Protectli VP6650 Size Comparison

For the two 4 port models in my possession, I have dedicated one of them for Home Assistant and the other as a Proxmox Backup Server. Combined they use about 20-22 Watts of power, which is very good considering that is the same as the idle wattage of the VP6650.

Hardware Specifications

The specifications of the review unit I received is the following:

Hardware Option
CPU Intel i5-1235U
Memory 2 x 32 GB (64 GB) Crucial DDR5 RAM
Storage (m.2 NVMe) 2 TB Kingston NV2
Storage (2.5" SATA SSD) 1 TB Samsung 870 EVO (supports 2 SATA SSDs)
WiFi Module No WiFi Module
4G LTE Modem No Modem
TPM Module Protectli TPM-02
BIOS AMI (coreboot not available at time of review)


All of Protectli’s hardware supports coreboot, and the VP6650 is no exception. However, as with many of Protectli’s new product launches, coreboot is not available at launch, but it should be available shortly after.

Coreboot is an open source firmware which replaces the traditional BIOS firmware and UEFI implementations. Coreboot has the design philosophy of speed, security, and customization.

The code of coreboot is freely available for the public to view. The code may be audited for backdoors or other security flaws. Coreboot is the perfect compliment to a firewall appliance to maximize security especially when that device is on the edge of your network and/or protecting extremely important assets.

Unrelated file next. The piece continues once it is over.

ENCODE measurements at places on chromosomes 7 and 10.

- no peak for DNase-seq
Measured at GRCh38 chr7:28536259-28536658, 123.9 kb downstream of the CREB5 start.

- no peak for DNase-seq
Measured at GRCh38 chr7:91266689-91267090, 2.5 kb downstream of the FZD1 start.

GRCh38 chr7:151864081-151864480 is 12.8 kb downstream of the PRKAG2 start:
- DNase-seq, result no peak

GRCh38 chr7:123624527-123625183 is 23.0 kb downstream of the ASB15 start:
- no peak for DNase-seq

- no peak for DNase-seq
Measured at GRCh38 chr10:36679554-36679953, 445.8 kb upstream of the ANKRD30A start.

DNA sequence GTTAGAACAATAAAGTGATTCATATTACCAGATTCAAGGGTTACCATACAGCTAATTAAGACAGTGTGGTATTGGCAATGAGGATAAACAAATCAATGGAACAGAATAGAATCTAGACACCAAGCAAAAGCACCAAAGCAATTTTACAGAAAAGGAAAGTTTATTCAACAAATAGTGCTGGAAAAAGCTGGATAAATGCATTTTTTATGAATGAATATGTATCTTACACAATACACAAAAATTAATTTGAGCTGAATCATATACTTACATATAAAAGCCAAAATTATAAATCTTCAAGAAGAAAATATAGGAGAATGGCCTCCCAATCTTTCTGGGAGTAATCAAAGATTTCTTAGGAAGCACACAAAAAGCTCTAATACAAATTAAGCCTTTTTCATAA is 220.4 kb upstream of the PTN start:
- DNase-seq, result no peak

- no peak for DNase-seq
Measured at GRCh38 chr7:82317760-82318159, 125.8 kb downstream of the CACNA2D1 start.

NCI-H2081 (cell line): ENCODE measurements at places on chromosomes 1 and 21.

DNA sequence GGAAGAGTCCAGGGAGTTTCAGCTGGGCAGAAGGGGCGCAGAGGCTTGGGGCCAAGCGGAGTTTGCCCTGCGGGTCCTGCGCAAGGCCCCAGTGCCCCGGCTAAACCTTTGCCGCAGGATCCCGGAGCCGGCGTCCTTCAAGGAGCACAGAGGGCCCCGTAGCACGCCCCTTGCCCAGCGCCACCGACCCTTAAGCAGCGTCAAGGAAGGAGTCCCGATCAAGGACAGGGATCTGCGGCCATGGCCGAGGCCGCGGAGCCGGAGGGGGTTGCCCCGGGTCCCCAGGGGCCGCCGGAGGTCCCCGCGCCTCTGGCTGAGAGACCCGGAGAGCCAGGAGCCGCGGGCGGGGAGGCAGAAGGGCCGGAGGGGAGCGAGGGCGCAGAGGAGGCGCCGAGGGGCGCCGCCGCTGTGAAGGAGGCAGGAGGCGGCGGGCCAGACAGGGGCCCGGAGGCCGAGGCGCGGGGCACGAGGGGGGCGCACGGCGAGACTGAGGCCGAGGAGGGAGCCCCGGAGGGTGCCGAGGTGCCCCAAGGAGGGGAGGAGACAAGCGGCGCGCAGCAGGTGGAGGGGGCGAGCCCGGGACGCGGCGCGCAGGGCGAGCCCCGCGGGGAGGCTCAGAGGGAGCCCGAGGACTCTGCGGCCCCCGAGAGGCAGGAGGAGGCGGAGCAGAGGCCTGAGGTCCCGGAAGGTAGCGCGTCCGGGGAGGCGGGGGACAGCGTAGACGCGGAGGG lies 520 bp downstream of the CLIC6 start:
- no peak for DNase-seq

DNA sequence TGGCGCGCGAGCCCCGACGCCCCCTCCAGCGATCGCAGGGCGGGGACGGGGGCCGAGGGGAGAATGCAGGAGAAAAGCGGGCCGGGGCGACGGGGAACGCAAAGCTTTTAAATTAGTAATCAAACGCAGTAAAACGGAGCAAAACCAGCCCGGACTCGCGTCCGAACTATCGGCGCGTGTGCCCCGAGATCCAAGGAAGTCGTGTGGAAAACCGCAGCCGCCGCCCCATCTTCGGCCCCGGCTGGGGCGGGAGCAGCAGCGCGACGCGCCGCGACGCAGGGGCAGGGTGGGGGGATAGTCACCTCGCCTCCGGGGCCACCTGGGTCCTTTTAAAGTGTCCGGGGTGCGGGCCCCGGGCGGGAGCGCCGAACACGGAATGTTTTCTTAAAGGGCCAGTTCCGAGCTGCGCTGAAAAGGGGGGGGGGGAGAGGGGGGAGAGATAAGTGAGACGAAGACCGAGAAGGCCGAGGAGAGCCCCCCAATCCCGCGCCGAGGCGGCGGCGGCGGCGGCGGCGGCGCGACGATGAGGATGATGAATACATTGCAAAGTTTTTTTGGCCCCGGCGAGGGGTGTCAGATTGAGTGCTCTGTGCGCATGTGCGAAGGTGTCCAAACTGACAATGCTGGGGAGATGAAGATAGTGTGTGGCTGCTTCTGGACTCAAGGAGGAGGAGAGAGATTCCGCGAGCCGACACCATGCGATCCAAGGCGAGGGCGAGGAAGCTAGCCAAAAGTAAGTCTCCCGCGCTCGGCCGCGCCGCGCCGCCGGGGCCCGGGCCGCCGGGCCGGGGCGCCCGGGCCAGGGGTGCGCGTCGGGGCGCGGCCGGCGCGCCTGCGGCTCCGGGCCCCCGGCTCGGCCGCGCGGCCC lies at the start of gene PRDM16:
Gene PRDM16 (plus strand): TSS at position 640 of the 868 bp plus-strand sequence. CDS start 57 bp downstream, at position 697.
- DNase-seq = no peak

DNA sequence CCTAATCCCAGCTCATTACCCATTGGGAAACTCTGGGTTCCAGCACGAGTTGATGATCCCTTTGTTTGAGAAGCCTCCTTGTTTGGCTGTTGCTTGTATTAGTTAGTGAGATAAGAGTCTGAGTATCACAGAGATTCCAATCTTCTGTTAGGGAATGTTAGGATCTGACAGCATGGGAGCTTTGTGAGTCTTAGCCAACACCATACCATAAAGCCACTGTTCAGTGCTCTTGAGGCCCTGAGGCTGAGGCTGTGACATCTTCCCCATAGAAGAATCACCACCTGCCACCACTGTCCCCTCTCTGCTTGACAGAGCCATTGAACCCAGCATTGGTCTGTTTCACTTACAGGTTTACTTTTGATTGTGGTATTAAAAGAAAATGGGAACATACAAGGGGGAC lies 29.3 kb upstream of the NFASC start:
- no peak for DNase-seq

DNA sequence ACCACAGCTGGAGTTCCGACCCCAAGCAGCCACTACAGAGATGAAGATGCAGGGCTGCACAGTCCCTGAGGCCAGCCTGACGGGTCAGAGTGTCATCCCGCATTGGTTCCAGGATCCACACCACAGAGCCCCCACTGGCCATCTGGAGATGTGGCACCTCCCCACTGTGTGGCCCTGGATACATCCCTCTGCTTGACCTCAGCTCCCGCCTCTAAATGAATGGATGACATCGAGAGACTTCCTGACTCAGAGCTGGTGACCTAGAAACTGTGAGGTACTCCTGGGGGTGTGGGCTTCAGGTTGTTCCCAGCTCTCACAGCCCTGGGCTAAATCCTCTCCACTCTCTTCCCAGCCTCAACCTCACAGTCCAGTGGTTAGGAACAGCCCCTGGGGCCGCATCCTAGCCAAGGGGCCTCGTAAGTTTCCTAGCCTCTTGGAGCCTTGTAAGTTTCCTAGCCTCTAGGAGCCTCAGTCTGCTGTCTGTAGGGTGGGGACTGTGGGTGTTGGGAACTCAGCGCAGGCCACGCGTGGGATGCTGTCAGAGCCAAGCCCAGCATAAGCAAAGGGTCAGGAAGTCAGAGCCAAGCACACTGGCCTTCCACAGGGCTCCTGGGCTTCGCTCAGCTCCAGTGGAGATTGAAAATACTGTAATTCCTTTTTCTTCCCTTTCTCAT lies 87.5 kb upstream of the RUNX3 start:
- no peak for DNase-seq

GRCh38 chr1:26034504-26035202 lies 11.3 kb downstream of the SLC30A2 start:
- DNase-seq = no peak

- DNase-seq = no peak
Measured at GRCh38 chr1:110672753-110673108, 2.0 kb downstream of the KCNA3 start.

Protectli does publish their own contributions to coreboot but not everything is published yet. Not all of the Intel-based code is open source since it is proprietary to Intel but that is out of Protectli’s control.

The great thing about coreboot is if the boot process detects the firmware has been modified maliciously, a read-only copy of the firmware will boot so that your system is still secure without taking the system down. Then you will be able to restore the firmware back to a non-compromised state.

To take full advantage of all of the coreboot security features, you will need to have a TPM module installed since it is used by the “measured boot” process to ensure each stage loaded has not been modified.